IBM Quantum’s Open Science Prize returns with a quantum simulation challenge
(IBM.ResearchBlog) IBM Quantum is excited to announce the second annual Open Science Prize — an award for those who can present an open source solution to some of the most pressing problems in the field of quantum computing. Submissions are open now, and must be received by April 16, 2022.
This year, the challenge will feature one problem from the field of quantum simulation, solvable through one of two approaches. The best open source solution to each approach will receive a $40,000 prize, and the winner overall will receive another $20,000.
Participants can team up into groups of up to five, and can choose to solve the problem in one of two ways:
Either use Qiskit Pulse, that is, the Qiskit module that allows users pulse-level control over quantum quantum gates,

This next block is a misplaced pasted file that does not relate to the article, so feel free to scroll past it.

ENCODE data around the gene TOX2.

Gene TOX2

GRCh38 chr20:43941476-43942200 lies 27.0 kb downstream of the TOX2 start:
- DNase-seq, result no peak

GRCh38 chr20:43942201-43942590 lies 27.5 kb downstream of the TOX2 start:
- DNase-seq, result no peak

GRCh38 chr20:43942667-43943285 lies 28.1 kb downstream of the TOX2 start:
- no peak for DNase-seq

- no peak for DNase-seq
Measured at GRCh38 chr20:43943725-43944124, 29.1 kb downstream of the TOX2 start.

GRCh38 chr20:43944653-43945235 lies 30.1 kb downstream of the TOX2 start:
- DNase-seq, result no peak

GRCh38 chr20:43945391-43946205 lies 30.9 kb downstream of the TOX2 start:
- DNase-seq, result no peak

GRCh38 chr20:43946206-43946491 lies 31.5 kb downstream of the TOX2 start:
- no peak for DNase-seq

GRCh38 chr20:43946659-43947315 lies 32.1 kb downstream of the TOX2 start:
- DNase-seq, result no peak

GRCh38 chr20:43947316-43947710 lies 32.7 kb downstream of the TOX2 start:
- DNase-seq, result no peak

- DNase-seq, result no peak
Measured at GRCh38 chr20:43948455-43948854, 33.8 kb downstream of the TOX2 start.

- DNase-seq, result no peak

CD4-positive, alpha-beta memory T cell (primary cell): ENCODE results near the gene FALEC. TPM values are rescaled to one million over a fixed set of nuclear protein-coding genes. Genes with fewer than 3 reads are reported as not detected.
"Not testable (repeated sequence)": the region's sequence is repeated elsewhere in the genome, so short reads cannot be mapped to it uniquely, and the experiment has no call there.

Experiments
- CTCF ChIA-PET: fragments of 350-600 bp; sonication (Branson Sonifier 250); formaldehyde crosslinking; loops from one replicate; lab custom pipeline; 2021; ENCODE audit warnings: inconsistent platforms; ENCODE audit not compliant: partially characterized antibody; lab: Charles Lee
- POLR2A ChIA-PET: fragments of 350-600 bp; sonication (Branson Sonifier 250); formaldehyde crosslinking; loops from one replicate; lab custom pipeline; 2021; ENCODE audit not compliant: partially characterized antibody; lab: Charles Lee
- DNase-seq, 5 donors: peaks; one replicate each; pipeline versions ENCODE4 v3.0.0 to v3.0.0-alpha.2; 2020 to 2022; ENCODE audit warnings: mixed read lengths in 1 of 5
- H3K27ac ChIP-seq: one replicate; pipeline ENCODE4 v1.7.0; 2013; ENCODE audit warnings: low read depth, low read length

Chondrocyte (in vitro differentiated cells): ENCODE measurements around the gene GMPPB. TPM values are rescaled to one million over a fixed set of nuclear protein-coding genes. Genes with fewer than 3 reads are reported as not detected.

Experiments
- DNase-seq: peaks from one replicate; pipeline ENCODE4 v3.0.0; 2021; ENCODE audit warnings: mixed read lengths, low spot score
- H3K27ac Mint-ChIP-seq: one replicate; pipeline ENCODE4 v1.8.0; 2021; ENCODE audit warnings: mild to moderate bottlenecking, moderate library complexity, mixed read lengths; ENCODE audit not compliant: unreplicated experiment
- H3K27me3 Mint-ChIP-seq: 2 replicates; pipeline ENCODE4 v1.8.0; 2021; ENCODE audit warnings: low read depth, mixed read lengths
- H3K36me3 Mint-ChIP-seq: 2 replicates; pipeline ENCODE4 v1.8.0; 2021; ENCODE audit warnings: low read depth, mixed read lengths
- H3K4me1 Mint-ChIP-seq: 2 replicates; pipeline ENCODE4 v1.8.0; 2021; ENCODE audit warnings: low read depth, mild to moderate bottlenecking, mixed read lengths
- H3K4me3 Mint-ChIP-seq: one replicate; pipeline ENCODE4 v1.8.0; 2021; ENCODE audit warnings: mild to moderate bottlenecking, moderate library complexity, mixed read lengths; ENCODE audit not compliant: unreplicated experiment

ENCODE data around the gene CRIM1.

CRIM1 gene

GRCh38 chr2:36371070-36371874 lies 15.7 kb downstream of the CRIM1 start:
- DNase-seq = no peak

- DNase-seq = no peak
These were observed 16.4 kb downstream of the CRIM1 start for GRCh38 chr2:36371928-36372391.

Or try to solve the problem using Qiskit defaults.
Simulating physical systems on quantum computers is a promising application of near-term quantum processors. This year’s problem asks participants to simulate a Heisenberg model Hamiltonian for a three-particle system on IBM Quantum’s 7-qubit Jakarta system. The goal is to simulate the evolution of a known quantum state with the best fidelity as possible using Trotterization.
Researchers use the Heisenberg model to study a variety of physical systems involving interacting particles with spins. Quantum computers are useful tools to simulate these models because you can represent the spin states of particles as the computational states of qubits.
IBM encourages each team to push outside of their members’ comfort zone and try whichever method they think is best suited to solve the problem. Although Qiskit Pulse offers more detailed control of the qubits, there are advantages and disadvantages to both approaches.